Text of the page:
>> Nathan,
>> I’m glad you picked up on this. Perhaps someone on the listserve has a
>> contact with Philadelphia Parks and Rec.
>> My personal view is that we might want to try to move towards something
>> of a white-list type of advice where MAIPC or others could work towards
>> getting these lists moved more and more towards native species and
>> non-invasives (dare I say, that have gone through “extreme vetting?” I
>> dare). If we could get some evidence-based information on where these
>> non-natives have been used and for how long, it might be reasonable to give
>> them a different designation than less well studied non-natives. I see this
>> approach as entirely a pragmatic one (I’d prefer that nurseries produced
>> far more diversity and abundance of native species so that they would be
>> easier to recommend or mandate) - but at least this approach could make
>> some inroads towards these types of plantings doing less damage and it
>> might be more successful than a full frontal assault that could be more
>> easily ignored and would be difficult to implement at best.
>> Best,
>> Norris
>> ~~~~~~~~~~~~~~~~~~~~~~~~~~~~~~~~~~~~~~~~~~~~~~~~~~~~~~~~~~~~
>> ~~~~~~~~~~~~~~~~~~~~~~~~~
>> Norris Z. Muth, Associate Professor of Biology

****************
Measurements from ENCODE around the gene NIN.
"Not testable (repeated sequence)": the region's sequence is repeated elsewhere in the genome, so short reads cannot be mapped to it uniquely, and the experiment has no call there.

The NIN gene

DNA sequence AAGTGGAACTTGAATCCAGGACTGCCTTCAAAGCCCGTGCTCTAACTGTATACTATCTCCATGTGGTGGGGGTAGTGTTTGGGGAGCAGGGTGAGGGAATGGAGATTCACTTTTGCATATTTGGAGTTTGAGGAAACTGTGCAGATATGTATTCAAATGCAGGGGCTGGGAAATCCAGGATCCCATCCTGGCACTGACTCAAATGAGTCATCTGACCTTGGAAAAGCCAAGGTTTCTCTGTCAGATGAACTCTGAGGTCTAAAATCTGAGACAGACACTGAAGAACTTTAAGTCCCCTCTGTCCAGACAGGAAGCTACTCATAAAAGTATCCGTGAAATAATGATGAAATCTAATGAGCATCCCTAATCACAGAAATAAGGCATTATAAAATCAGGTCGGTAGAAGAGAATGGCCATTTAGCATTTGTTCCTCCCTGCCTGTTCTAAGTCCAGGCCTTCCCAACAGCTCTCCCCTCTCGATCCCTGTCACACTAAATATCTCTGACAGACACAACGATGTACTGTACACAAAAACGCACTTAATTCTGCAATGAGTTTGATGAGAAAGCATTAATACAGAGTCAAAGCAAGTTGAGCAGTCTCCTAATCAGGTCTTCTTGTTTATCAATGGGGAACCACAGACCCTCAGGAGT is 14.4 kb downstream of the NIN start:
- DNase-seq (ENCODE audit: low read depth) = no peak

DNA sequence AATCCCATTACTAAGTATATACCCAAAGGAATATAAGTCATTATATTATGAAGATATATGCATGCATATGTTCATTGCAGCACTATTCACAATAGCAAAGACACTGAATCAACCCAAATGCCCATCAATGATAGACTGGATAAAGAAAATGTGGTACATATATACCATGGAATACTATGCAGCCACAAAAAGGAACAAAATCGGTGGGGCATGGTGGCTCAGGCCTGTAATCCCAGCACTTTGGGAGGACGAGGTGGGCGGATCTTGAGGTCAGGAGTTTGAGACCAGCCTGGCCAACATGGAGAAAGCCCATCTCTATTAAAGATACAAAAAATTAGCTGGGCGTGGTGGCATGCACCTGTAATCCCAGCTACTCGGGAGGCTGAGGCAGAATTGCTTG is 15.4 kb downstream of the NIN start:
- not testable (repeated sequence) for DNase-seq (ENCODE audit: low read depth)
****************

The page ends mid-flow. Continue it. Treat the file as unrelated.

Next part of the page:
>> muth at juniata.edu<mailto:muth at juniata.edu>
>> office: 1054 VonLiebig Center for Science
>> Office Hours Spring 2017
>> M&F 11-noon,  T 2-2:30, Th 1-2:30, or by appointment
>> Juniata College
>> 1700 Moore St.
>> Huntingdon, PA 16652
>> tel: 814-641-3632
>> ~~~~~~~~~~~~~~~~~~~~~~~~~~~~~~~~~~~~~~~~~~~~~~~~~~~~~~~~~~~~
>> ~~~~~~~~~~~~~~~~~~~~~~~~~
>> From: Nathan Hartshorne <nshartshorne at gmail.com<mailto:
>> nshartshorne at gmail.com>>
>> Date: Thursday, February 2, 2017 at 5:05 PM
>> To: "MAIPC Listserve (maipc at lists.maipc.org<mailto:maipc at lists.maipc.org>)"
>> <maipc at lists.maipc.org<mailto:maipc at lists.maipc.org>>
>> Subject: [MAIPC] Philly Street Trees
>> Hi all,
>> My roommate was applying for an internship with them and came across the
>> list of approved Philly street trees.  Recently Philly has made a push for
>> more planting similar to NYC's.  Well, she knows a lot about invasives due
>> to her proximity to me talking about them.  We were very disappointed to
>> find a number of non-natives (regionally non-native as well).  Other than
>> crabapples (which I can't tell what species they are since they are all
>> cultivars), I didn't immediately recognize any as commonly naturalizing,
>> but as we all know that doesn't mean much for the future, and doesn't do as
>> much for the environment anyways.
>> So I was wondering what we could do as an organization (aside from me
>> writing a letter to them since I live here).  An impact here could make a
>> huge difference given the geographical size of the city.  Perhaps any
>> contacts with NYC million trees program could be useful.  Here is the list:
>> http://www.phila.gov/ParksandRecreation/environment/
>> Documents/PPR%20Approved%20Street%20Tree%20List.pdf
>> Nathan